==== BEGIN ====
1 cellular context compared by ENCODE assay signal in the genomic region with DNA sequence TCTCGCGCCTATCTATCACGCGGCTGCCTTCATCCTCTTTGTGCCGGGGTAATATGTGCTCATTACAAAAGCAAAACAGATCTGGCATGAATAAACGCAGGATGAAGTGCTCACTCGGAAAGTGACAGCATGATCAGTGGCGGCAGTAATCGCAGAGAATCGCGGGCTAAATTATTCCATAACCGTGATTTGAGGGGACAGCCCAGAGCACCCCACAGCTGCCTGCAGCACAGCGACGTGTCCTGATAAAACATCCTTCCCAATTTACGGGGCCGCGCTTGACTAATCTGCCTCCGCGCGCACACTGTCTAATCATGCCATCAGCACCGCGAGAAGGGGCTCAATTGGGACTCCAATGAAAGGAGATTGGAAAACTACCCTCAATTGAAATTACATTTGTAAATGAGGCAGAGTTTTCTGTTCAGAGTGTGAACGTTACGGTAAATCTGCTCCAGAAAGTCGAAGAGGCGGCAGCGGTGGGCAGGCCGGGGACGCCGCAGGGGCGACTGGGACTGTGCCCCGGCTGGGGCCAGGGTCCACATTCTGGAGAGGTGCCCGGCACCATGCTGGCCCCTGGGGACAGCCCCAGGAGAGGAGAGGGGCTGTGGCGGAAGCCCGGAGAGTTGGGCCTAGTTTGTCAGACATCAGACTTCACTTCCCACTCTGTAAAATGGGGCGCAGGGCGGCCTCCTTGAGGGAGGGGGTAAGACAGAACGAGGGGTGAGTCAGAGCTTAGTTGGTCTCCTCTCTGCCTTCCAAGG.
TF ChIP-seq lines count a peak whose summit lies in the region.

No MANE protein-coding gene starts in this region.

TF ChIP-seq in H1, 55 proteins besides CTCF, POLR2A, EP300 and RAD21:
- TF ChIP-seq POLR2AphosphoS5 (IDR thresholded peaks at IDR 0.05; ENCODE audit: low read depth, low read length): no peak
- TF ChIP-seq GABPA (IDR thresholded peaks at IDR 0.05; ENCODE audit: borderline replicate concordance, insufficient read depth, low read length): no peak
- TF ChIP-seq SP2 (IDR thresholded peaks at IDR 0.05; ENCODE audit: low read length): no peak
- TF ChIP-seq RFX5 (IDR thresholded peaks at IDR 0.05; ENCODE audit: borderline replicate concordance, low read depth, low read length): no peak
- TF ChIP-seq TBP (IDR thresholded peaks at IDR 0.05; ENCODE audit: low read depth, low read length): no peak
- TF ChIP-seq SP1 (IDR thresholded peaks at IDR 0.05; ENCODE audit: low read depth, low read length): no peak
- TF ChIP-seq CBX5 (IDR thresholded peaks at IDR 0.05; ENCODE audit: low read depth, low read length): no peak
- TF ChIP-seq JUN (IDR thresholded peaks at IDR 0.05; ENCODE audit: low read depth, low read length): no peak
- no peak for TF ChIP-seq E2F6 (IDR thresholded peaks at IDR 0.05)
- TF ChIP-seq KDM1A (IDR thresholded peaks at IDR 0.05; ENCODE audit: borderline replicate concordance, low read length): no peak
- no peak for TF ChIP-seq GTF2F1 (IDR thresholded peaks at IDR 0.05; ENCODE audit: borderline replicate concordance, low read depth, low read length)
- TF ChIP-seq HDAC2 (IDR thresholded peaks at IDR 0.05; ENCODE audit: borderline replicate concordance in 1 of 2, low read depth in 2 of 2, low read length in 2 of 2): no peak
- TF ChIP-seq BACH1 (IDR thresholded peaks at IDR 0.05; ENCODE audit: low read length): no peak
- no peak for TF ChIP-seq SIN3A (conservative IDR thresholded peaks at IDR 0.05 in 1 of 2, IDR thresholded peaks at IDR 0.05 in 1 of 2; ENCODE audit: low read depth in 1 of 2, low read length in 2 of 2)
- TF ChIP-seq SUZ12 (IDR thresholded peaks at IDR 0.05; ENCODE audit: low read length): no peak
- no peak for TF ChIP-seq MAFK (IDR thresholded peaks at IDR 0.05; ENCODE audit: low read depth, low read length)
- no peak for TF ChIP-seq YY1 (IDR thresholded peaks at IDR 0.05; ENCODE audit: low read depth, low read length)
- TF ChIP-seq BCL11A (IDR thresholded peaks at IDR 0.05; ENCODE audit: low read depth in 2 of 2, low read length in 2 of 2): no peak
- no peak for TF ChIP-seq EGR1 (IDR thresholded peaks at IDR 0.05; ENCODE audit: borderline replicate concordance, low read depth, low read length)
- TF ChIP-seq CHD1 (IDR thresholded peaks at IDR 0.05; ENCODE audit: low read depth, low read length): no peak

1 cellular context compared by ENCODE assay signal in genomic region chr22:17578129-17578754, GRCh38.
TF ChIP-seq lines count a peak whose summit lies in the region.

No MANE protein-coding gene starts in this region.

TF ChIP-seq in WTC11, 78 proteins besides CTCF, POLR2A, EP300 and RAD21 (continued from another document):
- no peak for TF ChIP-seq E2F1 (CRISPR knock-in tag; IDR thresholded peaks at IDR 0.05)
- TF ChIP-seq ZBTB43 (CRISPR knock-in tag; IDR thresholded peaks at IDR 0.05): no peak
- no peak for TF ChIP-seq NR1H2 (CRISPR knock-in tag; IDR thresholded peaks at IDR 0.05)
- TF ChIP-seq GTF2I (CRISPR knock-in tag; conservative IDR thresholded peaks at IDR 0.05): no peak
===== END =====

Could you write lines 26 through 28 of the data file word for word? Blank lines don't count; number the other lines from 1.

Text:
TF ChIP-seq lines count a peak whose summit lies in the region.

No MANE protein-coding gene starts in this region.

TF ChIP-seq in WTC11, 78 proteins besides CTCF, POLR2A, EP300 and RAD21 (continued from another document):